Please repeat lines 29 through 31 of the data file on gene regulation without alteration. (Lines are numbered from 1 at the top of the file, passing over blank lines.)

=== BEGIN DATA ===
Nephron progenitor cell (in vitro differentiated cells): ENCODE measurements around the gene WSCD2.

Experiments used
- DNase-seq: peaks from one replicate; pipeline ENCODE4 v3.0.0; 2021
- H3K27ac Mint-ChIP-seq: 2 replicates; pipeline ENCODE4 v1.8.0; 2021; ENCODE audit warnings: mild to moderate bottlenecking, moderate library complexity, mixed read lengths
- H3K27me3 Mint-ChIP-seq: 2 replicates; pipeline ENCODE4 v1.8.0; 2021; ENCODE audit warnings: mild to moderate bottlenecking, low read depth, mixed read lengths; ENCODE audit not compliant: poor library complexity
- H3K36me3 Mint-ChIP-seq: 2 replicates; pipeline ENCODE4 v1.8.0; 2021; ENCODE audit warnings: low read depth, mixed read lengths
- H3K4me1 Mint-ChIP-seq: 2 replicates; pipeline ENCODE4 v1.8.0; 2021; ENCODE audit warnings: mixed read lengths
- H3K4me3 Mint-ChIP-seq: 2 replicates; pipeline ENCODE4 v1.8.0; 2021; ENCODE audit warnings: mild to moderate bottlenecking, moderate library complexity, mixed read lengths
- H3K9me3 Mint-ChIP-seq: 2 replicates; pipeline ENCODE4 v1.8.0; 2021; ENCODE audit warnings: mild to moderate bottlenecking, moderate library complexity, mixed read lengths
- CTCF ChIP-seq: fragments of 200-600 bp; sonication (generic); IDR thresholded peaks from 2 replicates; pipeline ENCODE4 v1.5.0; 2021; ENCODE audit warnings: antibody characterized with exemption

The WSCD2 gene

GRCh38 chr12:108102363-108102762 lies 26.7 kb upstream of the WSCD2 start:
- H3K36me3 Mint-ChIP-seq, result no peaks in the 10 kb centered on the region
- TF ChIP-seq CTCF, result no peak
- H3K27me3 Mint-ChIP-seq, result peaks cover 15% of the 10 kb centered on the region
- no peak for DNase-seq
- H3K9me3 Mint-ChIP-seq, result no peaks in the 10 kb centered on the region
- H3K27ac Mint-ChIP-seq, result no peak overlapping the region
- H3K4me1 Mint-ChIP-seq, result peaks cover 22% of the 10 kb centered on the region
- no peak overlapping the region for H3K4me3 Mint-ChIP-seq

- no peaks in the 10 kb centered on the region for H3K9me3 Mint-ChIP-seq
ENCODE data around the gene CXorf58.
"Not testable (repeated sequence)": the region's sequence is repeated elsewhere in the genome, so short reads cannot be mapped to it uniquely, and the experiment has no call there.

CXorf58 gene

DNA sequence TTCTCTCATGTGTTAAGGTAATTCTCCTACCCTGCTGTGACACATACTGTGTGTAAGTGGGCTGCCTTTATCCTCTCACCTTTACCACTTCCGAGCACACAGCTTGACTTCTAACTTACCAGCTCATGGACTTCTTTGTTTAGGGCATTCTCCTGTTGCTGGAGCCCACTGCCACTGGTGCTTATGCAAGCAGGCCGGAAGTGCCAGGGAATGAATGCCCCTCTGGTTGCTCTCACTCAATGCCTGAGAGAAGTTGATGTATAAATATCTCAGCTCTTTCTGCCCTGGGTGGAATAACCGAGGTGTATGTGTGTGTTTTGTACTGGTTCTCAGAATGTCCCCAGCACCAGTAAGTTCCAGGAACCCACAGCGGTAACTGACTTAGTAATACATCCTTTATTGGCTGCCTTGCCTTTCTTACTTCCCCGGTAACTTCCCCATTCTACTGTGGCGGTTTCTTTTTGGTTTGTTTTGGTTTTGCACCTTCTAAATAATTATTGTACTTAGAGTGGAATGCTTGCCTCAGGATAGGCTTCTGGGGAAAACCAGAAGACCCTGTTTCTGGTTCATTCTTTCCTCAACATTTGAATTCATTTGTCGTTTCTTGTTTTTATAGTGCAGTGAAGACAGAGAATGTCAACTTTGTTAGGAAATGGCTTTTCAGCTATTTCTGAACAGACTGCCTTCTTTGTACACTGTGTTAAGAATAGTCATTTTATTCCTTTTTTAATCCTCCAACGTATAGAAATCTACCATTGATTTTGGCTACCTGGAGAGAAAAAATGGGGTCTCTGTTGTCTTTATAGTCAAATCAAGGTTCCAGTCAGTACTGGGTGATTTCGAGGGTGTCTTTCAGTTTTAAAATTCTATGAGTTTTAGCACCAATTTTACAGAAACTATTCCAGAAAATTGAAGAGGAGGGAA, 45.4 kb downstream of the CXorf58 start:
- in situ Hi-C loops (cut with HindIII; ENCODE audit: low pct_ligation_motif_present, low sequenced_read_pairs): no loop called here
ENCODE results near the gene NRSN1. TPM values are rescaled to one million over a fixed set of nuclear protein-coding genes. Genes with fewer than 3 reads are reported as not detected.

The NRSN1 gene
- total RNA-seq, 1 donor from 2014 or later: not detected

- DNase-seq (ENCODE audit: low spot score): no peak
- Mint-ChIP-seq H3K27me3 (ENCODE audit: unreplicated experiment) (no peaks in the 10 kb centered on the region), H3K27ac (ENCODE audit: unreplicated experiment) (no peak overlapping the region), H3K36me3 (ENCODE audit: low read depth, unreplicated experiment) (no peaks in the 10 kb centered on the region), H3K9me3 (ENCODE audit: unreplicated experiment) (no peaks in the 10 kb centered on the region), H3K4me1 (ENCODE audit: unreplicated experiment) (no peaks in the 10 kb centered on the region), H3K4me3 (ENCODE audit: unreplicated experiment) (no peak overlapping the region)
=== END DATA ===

- total RNA-seq, 1 donor from 2014 or later: not detected

- DNase-seq (ENCODE audit: low spot score): no peak
- Mint-ChIP-seq H3K27me3 (ENCODE audit: unreplicated experiment) (no peaks in the 10 kb centered on the region), H3K27ac (ENCODE audit: unreplicated experiment) (no peak overlapping the region), H3K36me3 (ENCODE audit: low read depth, unreplicated experiment) (no peaks in the 10 kb centered on the region), H3K9me3 (ENCODE audit: unreplicated experiment) (no peaks in the 10 kb centered on the region), H3K4me1 (ENCODE audit: unreplicated experiment) (no peaks in the 10 kb centered on the region), H3K4me3 (ENCODE audit: unreplicated experiment) (no peak overlapping the region)